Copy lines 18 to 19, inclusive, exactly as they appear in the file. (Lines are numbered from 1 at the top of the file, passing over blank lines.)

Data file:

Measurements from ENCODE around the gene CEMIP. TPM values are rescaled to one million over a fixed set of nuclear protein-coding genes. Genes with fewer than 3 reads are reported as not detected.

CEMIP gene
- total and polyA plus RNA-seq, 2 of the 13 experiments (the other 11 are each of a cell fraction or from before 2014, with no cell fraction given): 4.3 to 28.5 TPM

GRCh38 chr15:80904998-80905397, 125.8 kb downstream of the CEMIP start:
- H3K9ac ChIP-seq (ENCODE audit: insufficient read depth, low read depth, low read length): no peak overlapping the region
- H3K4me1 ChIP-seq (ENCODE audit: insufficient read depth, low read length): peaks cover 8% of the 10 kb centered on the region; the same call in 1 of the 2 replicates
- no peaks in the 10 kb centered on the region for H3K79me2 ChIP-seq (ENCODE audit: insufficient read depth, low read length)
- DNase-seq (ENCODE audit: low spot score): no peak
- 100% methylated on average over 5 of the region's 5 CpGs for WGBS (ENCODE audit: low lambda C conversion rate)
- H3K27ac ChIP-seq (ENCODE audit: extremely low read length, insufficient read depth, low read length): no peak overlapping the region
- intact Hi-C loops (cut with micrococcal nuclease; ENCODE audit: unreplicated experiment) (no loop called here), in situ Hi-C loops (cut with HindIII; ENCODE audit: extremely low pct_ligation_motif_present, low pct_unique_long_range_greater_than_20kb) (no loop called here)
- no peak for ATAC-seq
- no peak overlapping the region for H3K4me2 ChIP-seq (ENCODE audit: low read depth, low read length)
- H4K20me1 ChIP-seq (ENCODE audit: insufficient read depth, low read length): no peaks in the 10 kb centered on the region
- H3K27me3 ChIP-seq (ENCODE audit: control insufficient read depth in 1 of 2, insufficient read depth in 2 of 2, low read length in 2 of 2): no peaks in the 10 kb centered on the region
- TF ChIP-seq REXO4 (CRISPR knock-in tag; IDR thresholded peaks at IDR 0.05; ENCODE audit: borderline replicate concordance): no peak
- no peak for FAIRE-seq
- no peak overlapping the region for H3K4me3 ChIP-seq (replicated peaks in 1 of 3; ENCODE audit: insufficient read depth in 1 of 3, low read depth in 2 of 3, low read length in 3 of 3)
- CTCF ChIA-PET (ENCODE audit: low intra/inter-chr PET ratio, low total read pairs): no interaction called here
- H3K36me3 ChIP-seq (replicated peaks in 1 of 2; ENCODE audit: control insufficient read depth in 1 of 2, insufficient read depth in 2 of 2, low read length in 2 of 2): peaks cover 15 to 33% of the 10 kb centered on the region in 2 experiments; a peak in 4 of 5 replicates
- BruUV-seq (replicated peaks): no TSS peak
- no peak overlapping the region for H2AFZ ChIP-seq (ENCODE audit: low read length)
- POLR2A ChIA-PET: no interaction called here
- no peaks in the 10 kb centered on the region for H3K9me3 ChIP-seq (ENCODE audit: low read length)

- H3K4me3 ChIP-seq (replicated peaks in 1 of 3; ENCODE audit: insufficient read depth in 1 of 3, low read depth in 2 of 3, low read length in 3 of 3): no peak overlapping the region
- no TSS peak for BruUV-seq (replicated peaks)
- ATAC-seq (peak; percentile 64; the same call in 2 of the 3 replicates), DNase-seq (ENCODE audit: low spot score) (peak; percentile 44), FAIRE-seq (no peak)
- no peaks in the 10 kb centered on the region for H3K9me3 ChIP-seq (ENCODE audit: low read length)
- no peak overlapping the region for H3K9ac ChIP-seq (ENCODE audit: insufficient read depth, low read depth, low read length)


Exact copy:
- no peak overlapping the region for H3K4me3 ChIP-seq (replicated peaks in 1 of 3; ENCODE audit: insufficient read depth in 1 of 3, low read depth in 2 of 3, low read length in 3 of 3)
- CTCF ChIA-PET (ENCODE audit: low intra/inter-chr PET ratio, low total read pairs): no interaction called here